I won’t name names, but I would like to share a little story with you about a past company I used to work for. The conditions were almost unbearable and although I was planning my escape and had my dream job in sight, it took about a year for me to make the transition. Sparing you the real grizzly details, I will simply say this was a company who did not believe in supporting their employees (financially or otherwise) and I had a passive-aggressive female boss who had made me her special science project.
I won’t say it was easy to deal with this unsavory situation but I got through it and really celebrated and appreciated finally being free when I left!
The following are a few mistakes I have seen professionals make in similar situations and some solutions for circumventing them and getting through a tough job:
Mistake #1: Quit Before You Have Another Job
Quitting will give you immediate relief but that feeling soon looses its luster and is replaced with a nagging anxiety to find a job. Also included in this is potential bad blood with your last employer (affecting strong references), money worries, potential loss of negotiating power (you generally have more negotiating power when you are currently employed) and something often overlooked until you are actually experiencing it, its harder to confidently express yourself to a potential new employer when you are unemployed.
So make a plan to transition – start working on your career goals, your resume then start your search. If it’s at all possible, do anything but quit!
Mistake #2: Have It Out With Your Boss
I had wonderful daydreams of really giving my old boss a piece of my mind….and I had every reason to believe she deserved it. In my reasoning, someone had to advocate for truth, justice and liberation from tyranny! But, in retrospect, I am glad I held my tongue. My superiors should have seen and acted on this bad behavior and if they wouldn’t, then nothing I could say would have changed them or her. The only thing that would have happened is a string of negative circumstances.
So here is what I did: I avoided her and anyone else who vexed me as much as humanly possible. This allowed me some temporary relief and let me focus on doing my job.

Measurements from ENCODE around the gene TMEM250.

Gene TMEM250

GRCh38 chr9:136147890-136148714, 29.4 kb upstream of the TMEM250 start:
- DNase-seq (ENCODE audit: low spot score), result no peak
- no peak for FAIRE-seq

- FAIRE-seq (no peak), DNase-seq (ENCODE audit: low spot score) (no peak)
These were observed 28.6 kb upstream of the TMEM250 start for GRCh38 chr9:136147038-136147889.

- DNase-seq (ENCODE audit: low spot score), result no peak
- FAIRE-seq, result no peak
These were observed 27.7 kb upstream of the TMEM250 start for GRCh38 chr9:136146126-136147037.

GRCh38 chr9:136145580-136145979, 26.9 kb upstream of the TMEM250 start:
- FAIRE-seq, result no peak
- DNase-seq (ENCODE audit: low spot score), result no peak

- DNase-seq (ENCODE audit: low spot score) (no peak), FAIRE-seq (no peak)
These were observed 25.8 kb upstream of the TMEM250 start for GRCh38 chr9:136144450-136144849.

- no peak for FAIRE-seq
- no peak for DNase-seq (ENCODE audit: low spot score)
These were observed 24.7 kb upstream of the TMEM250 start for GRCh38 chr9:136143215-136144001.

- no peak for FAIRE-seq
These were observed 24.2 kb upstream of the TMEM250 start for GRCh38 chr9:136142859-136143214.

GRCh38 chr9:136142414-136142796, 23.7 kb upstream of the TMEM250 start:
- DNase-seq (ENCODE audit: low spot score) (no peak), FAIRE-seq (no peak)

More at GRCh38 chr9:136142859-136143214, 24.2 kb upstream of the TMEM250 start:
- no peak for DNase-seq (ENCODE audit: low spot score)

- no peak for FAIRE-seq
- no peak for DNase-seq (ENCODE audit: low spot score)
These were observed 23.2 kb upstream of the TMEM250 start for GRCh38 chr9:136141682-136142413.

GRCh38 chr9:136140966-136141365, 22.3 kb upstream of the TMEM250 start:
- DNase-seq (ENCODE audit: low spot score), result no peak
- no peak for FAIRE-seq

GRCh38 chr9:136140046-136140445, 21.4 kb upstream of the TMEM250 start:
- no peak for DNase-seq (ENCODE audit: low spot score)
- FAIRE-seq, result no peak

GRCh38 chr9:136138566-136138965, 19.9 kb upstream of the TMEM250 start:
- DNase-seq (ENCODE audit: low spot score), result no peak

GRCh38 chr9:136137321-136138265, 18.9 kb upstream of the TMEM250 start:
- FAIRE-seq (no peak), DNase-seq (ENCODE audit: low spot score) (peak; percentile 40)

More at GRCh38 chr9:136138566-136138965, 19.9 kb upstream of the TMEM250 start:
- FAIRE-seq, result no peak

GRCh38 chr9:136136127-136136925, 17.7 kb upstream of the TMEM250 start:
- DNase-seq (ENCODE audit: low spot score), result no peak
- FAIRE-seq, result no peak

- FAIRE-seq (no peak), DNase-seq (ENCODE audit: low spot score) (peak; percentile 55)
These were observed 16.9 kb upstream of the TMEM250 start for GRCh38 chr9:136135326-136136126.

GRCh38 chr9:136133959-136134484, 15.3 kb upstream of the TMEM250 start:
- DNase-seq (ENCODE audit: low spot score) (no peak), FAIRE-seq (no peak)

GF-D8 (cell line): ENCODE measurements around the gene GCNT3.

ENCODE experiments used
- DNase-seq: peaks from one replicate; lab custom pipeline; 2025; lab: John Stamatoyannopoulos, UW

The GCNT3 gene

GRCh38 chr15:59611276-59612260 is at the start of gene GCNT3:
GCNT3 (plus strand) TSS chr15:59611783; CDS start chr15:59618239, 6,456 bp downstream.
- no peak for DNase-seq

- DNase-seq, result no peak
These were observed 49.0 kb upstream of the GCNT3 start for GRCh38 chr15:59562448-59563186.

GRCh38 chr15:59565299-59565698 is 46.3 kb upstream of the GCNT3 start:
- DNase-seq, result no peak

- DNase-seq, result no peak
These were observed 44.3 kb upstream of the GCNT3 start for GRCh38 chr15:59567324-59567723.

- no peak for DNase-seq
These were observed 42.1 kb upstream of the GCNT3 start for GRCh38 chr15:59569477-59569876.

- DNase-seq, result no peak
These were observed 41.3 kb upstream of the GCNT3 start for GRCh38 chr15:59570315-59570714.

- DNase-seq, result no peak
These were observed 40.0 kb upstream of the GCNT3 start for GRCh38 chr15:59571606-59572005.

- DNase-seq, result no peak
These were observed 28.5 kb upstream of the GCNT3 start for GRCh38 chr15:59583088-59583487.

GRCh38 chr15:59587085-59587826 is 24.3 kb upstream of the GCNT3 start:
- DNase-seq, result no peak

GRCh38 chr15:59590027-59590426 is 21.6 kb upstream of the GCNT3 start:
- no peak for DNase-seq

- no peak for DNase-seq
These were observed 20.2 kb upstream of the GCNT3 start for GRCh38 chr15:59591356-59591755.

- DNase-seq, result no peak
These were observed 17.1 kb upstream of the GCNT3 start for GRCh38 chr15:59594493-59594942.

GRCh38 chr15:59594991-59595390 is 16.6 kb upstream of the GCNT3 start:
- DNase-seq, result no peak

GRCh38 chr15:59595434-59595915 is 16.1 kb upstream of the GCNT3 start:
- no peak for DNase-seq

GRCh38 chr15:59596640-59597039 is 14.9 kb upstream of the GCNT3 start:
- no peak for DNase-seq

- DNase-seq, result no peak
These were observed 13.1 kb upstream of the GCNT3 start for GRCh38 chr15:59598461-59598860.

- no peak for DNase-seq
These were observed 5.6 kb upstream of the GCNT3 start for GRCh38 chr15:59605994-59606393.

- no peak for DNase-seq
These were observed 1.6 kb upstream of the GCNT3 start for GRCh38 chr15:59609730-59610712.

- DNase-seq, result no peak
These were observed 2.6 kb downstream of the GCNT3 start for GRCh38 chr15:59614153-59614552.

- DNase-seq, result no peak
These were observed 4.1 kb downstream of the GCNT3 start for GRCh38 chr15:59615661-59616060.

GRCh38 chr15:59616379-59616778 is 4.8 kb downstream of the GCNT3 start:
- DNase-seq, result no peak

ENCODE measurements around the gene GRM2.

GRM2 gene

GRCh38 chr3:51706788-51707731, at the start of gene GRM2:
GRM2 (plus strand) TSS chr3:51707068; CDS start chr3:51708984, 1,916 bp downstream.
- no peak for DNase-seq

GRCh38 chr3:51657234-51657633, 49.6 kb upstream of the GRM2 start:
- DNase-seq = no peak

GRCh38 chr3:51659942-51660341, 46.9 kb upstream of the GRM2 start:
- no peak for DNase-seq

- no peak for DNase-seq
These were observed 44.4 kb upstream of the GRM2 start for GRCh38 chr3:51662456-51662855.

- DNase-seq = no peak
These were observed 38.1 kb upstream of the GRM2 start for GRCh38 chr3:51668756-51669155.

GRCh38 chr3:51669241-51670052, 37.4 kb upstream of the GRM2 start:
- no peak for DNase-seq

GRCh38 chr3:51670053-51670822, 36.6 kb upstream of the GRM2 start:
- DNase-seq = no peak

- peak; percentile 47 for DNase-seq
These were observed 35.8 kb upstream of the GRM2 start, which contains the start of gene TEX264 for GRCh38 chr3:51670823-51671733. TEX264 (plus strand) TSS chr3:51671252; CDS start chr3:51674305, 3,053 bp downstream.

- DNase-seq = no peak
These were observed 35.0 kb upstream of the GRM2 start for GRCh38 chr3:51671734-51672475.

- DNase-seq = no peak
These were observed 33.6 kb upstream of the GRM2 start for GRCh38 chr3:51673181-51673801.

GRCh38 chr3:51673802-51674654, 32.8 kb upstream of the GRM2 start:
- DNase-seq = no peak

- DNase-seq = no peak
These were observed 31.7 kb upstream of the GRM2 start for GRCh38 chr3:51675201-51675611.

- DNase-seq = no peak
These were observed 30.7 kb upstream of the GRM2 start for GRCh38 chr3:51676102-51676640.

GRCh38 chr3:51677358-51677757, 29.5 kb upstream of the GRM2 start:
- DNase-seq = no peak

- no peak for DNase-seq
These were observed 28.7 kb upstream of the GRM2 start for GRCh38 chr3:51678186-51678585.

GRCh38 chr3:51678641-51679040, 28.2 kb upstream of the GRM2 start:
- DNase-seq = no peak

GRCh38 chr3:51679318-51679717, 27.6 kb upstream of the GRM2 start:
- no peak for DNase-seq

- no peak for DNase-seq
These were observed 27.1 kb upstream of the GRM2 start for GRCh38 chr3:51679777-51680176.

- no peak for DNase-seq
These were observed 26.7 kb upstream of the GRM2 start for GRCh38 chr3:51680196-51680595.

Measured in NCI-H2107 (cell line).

By avoiding those that bother you, the eyebrows your elusiveness might raise will be a small price to pay for a job you are not planning on staying in anyway and it’s better than a hairy confrontation that may haunt you – right as you may be.
Mistake #3: Badmouth Your Employer
Getting yourself all worked up talking to coworkers and others about your companies shortcomings might feel good in some respects but it very well may come back to bite you, get back to your boss and even tarnish your own reputation. Personally I even considered writing a letter to the president of the company after I quit my “hated” job – partly because I had been dealing with the “you know what” for so long that I wanted to share what was really going on with him and partly because I felt it would actually be helpful for him to know. In the end I wrote him – but it was a thank you note.
Again, I held my tongue because little good could have come from my negative letter. What is not heard through productive communication certainly won’t be heard through anger and frustration.
So, what helped me? I made a list of all the GOOD things about the company and the benefits of the job – and I tried to concentrate on those positives. I confess I was amazed at how long this list became – including several occasions where even that irritating female boss had helped and encouraged me. All those points just became harder to see and appreciate through the bad times.
Almost all of us have dealt with less-than-desirable jobs. Just like the saying goes – you can’t change others but you can change yourself. You will feel empowered through having “survived” the situation and through the nobility you will experience when you take the higher road.